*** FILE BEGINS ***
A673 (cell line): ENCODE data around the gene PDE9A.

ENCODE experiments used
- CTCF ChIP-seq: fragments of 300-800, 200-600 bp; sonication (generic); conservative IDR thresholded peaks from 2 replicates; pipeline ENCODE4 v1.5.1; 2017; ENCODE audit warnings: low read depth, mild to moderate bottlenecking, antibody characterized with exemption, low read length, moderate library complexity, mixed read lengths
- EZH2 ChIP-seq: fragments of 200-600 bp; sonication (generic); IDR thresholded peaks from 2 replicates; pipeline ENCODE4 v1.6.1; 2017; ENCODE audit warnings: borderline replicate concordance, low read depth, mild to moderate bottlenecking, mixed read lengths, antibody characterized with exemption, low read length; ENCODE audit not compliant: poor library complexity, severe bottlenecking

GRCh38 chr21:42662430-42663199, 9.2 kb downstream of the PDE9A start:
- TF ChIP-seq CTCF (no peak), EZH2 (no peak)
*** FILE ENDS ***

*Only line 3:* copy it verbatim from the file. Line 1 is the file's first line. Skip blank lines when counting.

- CTCF ChIP-seq: fragments of 300-800, 200-600 bp; sonication (generic); conservative IDR thresholded peaks from 2 replicates; pipeline ENCODE4 v1.5.1; 2017; ENCODE audit warnings: low read depth, mild to moderate bottlenecking, antibody characterized with exemption, low read length, moderate library complexity, mixed read lengths